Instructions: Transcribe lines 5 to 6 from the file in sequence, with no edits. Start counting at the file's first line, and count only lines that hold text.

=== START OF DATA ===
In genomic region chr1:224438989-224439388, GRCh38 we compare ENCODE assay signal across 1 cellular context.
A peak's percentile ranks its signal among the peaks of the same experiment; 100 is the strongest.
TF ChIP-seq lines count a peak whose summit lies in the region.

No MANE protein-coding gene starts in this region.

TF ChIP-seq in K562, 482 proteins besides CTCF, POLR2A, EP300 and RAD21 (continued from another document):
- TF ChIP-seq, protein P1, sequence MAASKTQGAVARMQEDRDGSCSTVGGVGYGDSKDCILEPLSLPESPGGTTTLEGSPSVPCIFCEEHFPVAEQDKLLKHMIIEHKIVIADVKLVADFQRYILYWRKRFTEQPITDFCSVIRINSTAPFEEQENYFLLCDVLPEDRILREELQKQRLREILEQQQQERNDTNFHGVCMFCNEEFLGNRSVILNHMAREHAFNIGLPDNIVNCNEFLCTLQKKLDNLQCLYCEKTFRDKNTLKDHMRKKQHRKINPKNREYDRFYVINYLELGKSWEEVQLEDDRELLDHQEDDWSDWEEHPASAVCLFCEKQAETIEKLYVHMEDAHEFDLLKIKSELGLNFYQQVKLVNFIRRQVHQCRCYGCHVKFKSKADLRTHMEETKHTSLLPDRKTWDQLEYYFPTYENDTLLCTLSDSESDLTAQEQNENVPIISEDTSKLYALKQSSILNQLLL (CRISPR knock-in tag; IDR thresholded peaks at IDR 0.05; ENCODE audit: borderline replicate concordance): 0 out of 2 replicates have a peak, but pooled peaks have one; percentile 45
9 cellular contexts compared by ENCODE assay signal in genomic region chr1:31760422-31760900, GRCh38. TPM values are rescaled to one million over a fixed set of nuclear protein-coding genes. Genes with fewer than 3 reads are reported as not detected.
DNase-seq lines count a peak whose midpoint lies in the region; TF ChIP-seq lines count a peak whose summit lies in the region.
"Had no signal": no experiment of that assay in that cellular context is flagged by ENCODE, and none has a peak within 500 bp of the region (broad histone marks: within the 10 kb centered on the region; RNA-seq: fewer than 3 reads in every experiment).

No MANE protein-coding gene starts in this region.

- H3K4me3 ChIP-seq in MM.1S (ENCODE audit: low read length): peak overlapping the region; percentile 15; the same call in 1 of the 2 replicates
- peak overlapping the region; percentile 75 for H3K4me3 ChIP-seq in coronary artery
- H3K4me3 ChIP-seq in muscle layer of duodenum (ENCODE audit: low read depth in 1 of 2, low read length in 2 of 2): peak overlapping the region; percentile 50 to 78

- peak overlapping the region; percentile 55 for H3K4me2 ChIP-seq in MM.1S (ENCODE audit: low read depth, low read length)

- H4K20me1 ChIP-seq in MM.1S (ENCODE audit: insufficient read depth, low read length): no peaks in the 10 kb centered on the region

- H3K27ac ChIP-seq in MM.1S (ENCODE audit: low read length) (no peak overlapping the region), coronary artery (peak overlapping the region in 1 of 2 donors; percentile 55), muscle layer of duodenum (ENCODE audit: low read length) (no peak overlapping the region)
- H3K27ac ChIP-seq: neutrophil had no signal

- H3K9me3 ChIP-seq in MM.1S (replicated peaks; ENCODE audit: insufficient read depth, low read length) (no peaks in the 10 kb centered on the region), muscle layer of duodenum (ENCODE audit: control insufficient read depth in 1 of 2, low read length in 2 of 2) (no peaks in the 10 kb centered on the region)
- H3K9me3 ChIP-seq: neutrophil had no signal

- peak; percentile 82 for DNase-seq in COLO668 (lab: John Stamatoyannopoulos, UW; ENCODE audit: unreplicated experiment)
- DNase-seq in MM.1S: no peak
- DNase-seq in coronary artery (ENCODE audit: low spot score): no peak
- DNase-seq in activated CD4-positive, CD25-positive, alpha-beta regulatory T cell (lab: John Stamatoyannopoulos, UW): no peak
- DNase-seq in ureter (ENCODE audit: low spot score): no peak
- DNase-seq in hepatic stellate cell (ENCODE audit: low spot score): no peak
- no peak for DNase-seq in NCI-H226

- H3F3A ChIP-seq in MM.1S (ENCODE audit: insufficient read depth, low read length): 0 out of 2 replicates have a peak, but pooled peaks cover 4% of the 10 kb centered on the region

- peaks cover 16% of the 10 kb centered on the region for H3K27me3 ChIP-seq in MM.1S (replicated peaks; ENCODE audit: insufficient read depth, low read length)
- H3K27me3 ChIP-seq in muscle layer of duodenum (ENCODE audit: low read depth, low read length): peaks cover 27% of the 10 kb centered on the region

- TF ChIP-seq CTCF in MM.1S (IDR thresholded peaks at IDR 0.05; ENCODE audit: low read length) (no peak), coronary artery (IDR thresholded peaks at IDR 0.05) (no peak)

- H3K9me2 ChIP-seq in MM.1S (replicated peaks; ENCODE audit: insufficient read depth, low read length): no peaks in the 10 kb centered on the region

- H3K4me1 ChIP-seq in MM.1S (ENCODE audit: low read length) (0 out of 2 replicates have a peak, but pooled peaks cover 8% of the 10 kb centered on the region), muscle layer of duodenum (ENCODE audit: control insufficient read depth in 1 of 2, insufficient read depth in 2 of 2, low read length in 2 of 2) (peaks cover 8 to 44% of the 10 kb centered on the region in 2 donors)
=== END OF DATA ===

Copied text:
TF ChIP-seq in K562, 482 proteins besides CTCF, POLR2A, EP300 and RAD21 (continued from another document):
- TF ChIP-seq, protein P1, sequence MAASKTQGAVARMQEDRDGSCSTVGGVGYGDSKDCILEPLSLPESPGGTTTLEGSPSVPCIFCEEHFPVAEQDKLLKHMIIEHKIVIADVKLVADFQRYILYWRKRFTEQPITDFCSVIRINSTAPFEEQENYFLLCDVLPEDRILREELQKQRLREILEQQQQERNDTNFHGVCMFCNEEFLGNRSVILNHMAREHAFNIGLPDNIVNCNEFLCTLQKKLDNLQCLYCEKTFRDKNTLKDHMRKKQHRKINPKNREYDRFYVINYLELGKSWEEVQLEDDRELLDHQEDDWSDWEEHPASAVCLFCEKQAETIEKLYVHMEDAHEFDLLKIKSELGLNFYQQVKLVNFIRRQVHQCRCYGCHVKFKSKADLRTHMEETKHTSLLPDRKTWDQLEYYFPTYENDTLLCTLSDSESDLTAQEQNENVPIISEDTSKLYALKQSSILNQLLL (CRISPR knock-in tag; IDR thresholded peaks at IDR 0.05; ENCODE audit: borderline replicate concordance): 0 out of 2 replicates have a peak, but pooled peaks have one; percentile 45